Taylor calls for Watson to be Ashes opener
Mark Taylor believes restoring Shane Watson to the opening position and shifting David Warner down to No.5 or 6 could be the formula Australia need to post challenging totals on the upcoming Ashes tour. The Australians are preparing to depart for England this weekend ahead of the Champions Trophy and Ashes campaign and after their disastrous series in India in February and March, there remain plenty of questions about the make-up of their batting line-up.
Chief among those is how to structure the top order given that the squad includes five potential opening batsmen: Watson, Warner, Ed Cowan, Chris Rogers and Phillip Hughes. Cowan and Warner are the incumbent openers but neither man has made himself untouchable and the inclusion of the veteran state and county batsman Rogers, who has nearly 20,000 first-class runs to his name, has raised the possibility of a shake-up to the top three.
There is also the matter of how to get the best out of Watson, who in the past two years has averaged 24.11 in Tests while batting anywhere from the opening position to No.5. Overall, Watson's average as a Test opener is a more robust 43.06 and Taylor, the former Test captain and opener who will be covering part of the Ashes as a commentator, believes the warm-up matches in Somerset and Worcestershire before the first Test will be telling.
"I think what they'll do is they'll use the first couple of county games to decide who is going to open the batting," Taylor told Radio Sport National. "I think Chris Rogers is right in the frame to open the batting. If I was a selector I would be looking at having Shane Watson as an opener as well. Shane Watson to me has been struggling now for 18 months or maybe two years. I think one of the reasons he's struggling is he's not really sure where he should play.
"If you look at his record, he plays his best opening the batting. Every time he bats down at four, five or six and tries to be a bowler also, he doesn't bat anywhere near as well as he should. That really hurts Australia because he is one of Australia's best batsmen. I would be thinking very seriously about playing Shane Watson where he plays the best, which is opening the batting.
"I think he's going to open with Warner, or he's going to open with Cowan or Rogers. The problem with opening with Warner is then you haven't really got the explosive player to play down the order at five or six. I wouldn't be surprised if they open with Watson and someone like Cowan or Rogers - I think they'll be vying for one spot, I don't think both of them can play, they're too similar in the way they play - and I think Dave Warner is a chance of batting down the order, he may bat at five or six."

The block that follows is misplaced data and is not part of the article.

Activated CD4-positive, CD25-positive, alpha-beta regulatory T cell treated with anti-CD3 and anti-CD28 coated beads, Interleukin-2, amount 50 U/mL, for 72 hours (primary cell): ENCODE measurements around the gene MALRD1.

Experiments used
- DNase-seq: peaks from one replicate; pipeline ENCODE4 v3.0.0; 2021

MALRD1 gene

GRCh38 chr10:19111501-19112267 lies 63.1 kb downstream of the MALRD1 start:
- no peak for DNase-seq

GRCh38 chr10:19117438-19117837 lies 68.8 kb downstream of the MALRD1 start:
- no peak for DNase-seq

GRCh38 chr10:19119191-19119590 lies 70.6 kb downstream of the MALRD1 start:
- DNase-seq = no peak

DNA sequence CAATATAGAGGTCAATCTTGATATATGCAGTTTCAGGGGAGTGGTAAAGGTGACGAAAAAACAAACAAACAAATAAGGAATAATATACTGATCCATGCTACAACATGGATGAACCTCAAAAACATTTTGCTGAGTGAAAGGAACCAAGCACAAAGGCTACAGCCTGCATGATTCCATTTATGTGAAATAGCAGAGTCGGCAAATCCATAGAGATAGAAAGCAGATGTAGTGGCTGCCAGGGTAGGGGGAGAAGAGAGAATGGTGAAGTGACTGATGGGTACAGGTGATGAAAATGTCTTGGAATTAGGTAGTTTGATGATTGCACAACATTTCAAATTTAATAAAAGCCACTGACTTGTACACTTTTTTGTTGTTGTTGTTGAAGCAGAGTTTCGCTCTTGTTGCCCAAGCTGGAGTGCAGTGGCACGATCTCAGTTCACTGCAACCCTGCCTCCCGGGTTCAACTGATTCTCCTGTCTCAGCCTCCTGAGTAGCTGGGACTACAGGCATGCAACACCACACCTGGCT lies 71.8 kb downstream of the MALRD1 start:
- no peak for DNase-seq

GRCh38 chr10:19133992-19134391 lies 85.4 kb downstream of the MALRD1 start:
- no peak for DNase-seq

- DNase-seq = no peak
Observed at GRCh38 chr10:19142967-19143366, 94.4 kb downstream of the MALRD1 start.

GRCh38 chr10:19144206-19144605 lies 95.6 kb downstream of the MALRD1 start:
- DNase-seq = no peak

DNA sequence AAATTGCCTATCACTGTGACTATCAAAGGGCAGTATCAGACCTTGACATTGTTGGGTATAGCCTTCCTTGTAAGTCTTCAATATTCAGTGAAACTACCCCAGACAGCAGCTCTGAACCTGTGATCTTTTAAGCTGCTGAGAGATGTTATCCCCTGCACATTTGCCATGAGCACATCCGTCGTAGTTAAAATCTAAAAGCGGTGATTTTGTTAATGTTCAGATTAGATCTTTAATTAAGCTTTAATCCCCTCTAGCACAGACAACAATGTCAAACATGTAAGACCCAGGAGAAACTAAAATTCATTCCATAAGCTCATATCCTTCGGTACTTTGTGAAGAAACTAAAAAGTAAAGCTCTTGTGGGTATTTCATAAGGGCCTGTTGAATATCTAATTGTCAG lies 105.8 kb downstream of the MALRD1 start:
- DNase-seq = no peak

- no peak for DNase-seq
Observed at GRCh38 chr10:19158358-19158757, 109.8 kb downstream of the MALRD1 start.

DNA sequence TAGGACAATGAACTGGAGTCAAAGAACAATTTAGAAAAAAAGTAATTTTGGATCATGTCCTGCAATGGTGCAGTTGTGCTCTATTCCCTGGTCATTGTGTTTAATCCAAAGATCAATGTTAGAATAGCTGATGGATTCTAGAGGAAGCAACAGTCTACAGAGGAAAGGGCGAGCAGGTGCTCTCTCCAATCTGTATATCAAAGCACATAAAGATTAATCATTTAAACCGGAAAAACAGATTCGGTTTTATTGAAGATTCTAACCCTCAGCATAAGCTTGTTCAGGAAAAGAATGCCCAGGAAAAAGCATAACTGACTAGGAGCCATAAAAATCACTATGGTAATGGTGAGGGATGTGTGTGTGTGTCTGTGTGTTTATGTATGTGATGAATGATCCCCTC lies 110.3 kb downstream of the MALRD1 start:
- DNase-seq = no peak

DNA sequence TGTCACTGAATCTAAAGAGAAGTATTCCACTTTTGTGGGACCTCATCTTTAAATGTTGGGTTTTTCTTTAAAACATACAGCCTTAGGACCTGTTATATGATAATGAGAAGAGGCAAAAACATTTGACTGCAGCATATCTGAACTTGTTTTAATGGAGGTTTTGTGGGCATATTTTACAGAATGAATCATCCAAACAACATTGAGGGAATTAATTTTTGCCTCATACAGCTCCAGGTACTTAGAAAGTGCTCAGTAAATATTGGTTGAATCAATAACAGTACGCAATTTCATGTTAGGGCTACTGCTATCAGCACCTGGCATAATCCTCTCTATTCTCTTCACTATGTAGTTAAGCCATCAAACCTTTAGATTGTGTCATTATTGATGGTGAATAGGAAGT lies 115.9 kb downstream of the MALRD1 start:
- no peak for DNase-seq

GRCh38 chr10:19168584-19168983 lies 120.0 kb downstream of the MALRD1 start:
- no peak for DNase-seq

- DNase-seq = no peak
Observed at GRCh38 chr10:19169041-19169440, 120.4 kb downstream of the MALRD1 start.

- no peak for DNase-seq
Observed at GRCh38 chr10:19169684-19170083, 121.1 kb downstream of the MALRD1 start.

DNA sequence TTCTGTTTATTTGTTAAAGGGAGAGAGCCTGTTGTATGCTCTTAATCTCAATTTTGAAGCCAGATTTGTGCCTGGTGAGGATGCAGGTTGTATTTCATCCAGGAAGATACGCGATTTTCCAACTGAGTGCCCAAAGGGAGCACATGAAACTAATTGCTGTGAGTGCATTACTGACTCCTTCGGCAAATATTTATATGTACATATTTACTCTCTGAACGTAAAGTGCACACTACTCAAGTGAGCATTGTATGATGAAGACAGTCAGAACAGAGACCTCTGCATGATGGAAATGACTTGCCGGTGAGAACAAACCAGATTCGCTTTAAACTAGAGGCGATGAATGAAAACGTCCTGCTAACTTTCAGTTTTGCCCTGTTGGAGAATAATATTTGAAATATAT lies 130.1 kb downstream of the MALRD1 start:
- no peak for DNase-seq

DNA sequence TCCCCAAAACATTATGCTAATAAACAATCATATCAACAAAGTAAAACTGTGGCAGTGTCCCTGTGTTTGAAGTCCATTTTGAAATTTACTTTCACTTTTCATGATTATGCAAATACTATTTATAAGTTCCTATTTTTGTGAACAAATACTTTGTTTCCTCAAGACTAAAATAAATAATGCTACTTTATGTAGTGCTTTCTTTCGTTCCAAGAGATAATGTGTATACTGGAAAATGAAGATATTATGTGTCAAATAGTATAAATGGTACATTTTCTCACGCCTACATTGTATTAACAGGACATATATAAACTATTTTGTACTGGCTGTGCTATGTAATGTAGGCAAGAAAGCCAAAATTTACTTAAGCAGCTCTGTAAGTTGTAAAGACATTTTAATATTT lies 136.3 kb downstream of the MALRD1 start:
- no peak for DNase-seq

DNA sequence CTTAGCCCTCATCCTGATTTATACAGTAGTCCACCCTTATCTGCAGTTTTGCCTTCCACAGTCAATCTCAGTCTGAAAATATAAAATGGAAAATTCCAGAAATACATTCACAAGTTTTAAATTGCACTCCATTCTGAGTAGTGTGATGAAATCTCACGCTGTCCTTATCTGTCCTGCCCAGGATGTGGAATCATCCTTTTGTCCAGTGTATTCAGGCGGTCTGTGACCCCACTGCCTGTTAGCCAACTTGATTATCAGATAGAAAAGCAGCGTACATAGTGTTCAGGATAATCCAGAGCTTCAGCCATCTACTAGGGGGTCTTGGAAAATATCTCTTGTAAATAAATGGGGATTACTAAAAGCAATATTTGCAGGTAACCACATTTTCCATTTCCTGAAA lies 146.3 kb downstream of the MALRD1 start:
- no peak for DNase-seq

Although Cowan and Warner have been together at the top of the order for 18 months, the possibility of a change has rekindled memories of the 1993 Ashes tour, when Matthew Hayden and Michael Slater were competing to become Taylor's new opening partner. Slater averaged 80.60 in the five first-class tour matches before the first Test compared to Hayden's 35.85 and made the Test spot his own. Taylor believes a similar battle could take place this year.
"I think they are going to be absolute trial games for the Australian side," he said of the tour matches. "They won't be just there for a bit of match practice. I think they'll be trying to work out what is the best order for this Australian side. I think Shane Watson creates the biggest question mark for the Australian side because I think on his day he is behind Michael Clarke as our best player, but Australia have to get the most out of him in this series.
"He's no longer the vice-captain of the side so he really only has to worry about batting, bowling and fielding. That's probably not a bad thing. I reckon the Australian hierarchy might me saying that to him, just get out there and particularly make some runs. I think Australia have got the quicks to get some wickets to win Test matches.
"Even though Shane Watson's bowling certainly is handy, it's not what they need mostly out of him. They need runs out of Shane Watson. They need probably two players to make 500 runs in this series and I think Shane Watson can do that job. But I'm not sure he can do it batting at four or five or six when he's also bowling."
Brad Haddin is likely to slot in at No.7, although he could also play in the top six, and his reinstatement as wicketkeeper and vice-captain at the age of 35 has raised questions about the lack of leadership options behind Clarke. Taylor said he believed all sports were struggling to develop leaders in the modern era, given the individual focus that players these days inclined towards.
"I'm not sure [the Test captaincy] has the same lustre these days because the money is so good in the game regardless," he said. "Players are more focused on themselves and playing for their future, playing as a career. I think sometimes they don't look at leadership like they used to 10 or 15 years ago."
Brydon Coverdale is an assistant editor at ESPNcricinfo. He tweets here